Geology, geochemistry, and 3D geological modelling of the Independencia - Los Bancos Ag-Au epithermal vein systems in the Palmarejo District, Chihuahua, Mexico
The Sierra Madre Occidental (SMO) is a Cretaceous-Tertiary silicic ignimbrite province in northwestern Mexico. It is the result of tectonic and magmatic events produced by the subduction of the Farallon plate under North America (80-40 Ma) and the opening of the Gulf of California (14-12 Ma), thus forming the SMO metallogenic provinces. The Late Eocene to Oligocene was a major period of metallic mineralization hosting various deposit types, principally Ag-Au (±Pb-Zn-Cu) epithermal veins, which have been economically significant. ^ The study area lies in the Palmarejo district, operated by Coeur Mining Inc., which was the world’s fifth largest silver producer in 2013. Coeur Mining Inc. increased its resources with the acquisition of Paramount Gold and Silver Corp. as they shared property boundaries where the Independencia deposit is contiguous to the Don Ese deposit. Currently, mining activities are increasing in the Independencia deposit. ^ It is important to understand the geochemical characteristics, sources, transport mechanisms, and depositional controls of mineralizing fluids for the application of mineral exploration. This study aims to provide new insights about the metallogenesis in this region by analyzing the: 1) geochemistry, 2) timing and origin of the ignimbrites (UVS) by providing zircon U-Pb ages and ϵHf (t) compositions by LA-ICP-MS, 3) statistical results of multi-element geochemical drill core data from the Independencia epithermal system, and 4) construct a 3D geological model of the Independencia – Los Bancos Ag-Au epithermal vein systems to evaluate the deposit and metal distributions. ^ Recent studies in the northwest SMO have shown evidence which indicate that the Late Oligocene and Early Miocene volcanic activity, which produced the ignimbrite flare-up (UVS) is largely syn-genetic with the post-Laramidic Tertiary extension. The U-Pb geochronological data in this study record ages at ~ 28 Ma in the San Francisco area and at ~ 23 Ma in the Guerra Al Tirano and Guadalupe Norte areas. The ϵHf (t) compositions varying from -0.6 to +7.8 are indicative that the origin of magmas which generated large volumes of silicic volcanic rocks may have been evolved from mantle derived sources and mixing between sub-continental lithospheric mantle (SCLM) and evolved non-radiogenic crustal fluids, possibly stemming from the widespread hydrothermal activity associated to epithermal mineralization. The extensional periods in northwest Mexico provided the framework for the shallow emplacement of Ag-Au ± (Pb, Zn, Cu) epithermal vein deposits along NW-SE structural trends. The extensional fractures served as the migration paths for the ore fluids and eventual deposition. The mineralization age at the Independencia – Los Bancos deposit is determined to be ~ 23 Ma on the basis of the cross-cutting relationships between the mineralized veins and the district rhyolitic porphyry bodies, domes and dykes of similar origin. The statistical treatments conducted in this study show comparable results which revealed ore fluid characteristics of an intermediate-sulfidation epithermal deposit. The mineral assemblages of silver sulfosalts, electrum, sphalerite, are distinguished by the high proportional relationships between Ag-Au and Pb-Zn. The ore mineralogy of an intermediate-sulfidation epithermal deposit is partly controlled by the ore fluid composition and salinities ranging from 3.5 to 7.5 wt. % NaCl equivalent. Salinities of ore fluids observed in the Palmarejo district range from 1.3 to 7.8 wt. % NaCl equivalent. The geologic model aids to visualize the geometry of the deposit and observe the variability and distribution of precious metals which has many implications for exploration and mining.^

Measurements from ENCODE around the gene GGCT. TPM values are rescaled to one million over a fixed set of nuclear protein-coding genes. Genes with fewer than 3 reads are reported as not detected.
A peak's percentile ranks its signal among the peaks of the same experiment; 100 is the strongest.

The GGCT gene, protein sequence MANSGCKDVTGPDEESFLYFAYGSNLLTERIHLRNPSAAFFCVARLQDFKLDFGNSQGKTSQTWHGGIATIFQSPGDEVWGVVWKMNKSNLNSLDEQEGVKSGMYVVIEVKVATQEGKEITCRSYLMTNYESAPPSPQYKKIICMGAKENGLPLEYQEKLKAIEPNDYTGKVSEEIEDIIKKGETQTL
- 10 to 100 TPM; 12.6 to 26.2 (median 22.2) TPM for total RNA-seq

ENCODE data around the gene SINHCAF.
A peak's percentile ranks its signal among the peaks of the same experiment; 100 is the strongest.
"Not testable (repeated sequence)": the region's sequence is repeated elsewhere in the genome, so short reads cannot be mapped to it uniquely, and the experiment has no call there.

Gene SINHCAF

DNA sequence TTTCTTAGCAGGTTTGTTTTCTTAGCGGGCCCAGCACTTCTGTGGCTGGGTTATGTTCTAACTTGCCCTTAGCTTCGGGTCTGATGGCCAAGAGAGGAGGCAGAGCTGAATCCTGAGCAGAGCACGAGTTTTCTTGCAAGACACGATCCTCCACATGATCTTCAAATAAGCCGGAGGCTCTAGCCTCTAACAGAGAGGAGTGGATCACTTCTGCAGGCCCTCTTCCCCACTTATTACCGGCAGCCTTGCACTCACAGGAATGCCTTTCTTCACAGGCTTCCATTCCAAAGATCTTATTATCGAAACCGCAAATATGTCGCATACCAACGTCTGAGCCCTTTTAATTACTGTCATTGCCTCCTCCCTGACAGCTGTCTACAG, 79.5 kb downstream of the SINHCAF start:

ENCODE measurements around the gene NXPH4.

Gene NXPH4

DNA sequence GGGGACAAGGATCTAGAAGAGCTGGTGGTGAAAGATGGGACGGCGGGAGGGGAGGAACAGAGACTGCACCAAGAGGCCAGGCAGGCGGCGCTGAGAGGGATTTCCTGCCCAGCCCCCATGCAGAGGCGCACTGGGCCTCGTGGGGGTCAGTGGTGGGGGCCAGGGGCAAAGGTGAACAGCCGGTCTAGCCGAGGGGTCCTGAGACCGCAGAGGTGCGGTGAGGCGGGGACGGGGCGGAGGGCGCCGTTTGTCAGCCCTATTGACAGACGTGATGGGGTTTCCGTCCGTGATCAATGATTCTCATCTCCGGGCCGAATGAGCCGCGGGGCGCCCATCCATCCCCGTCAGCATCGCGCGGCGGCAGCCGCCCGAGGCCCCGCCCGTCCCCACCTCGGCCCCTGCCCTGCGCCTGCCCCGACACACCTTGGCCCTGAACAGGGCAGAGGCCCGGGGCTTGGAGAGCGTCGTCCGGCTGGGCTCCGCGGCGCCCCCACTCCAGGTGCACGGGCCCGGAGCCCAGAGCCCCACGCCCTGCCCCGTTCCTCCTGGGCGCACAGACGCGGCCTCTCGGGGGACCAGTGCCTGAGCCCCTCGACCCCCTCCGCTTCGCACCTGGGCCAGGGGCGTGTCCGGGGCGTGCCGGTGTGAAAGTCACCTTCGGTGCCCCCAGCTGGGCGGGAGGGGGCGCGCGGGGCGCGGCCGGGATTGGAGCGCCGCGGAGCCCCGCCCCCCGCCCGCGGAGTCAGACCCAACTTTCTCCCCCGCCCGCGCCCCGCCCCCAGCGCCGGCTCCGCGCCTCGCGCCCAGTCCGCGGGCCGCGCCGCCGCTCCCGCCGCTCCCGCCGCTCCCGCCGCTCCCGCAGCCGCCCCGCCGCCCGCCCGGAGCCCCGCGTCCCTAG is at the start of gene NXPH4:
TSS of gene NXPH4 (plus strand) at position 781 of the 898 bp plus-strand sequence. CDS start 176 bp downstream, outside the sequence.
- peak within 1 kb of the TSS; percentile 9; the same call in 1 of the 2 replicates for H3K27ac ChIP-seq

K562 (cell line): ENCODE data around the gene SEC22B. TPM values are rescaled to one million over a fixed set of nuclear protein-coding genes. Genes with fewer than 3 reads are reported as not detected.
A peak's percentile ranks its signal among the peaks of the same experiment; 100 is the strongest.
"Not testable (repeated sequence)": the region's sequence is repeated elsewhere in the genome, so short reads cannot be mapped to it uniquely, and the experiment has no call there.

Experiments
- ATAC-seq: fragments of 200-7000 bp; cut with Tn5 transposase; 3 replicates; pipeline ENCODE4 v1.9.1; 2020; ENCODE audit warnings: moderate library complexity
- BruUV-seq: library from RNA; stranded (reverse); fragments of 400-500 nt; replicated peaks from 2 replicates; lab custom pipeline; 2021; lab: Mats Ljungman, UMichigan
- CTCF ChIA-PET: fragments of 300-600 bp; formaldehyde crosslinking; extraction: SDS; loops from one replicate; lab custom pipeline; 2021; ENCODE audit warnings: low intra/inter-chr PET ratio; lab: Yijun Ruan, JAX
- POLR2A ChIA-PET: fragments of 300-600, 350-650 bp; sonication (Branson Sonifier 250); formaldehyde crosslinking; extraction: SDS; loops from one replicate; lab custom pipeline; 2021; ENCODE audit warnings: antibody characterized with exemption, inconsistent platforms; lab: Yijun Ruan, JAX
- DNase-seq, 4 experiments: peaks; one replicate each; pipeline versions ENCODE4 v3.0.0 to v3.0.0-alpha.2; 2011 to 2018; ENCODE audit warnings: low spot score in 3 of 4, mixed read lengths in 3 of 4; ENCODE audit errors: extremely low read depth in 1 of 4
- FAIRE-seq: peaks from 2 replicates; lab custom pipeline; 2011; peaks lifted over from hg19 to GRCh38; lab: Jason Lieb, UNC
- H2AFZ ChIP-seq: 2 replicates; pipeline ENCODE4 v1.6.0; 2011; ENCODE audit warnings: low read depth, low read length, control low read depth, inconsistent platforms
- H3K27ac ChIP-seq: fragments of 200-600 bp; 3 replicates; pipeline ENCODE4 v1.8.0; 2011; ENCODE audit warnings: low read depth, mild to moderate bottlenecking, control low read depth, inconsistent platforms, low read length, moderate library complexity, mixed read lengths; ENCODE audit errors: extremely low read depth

Ramirez, Arturo, "Geology, geochemistry, and 3D geological modelling of the Independencia - Los Bancos Ag-Au epithermal vein systems in the Palmarejo District, Chihuahua, Mexico" (2016). ETD Collection for University of Texas, El Paso. AAI10118243.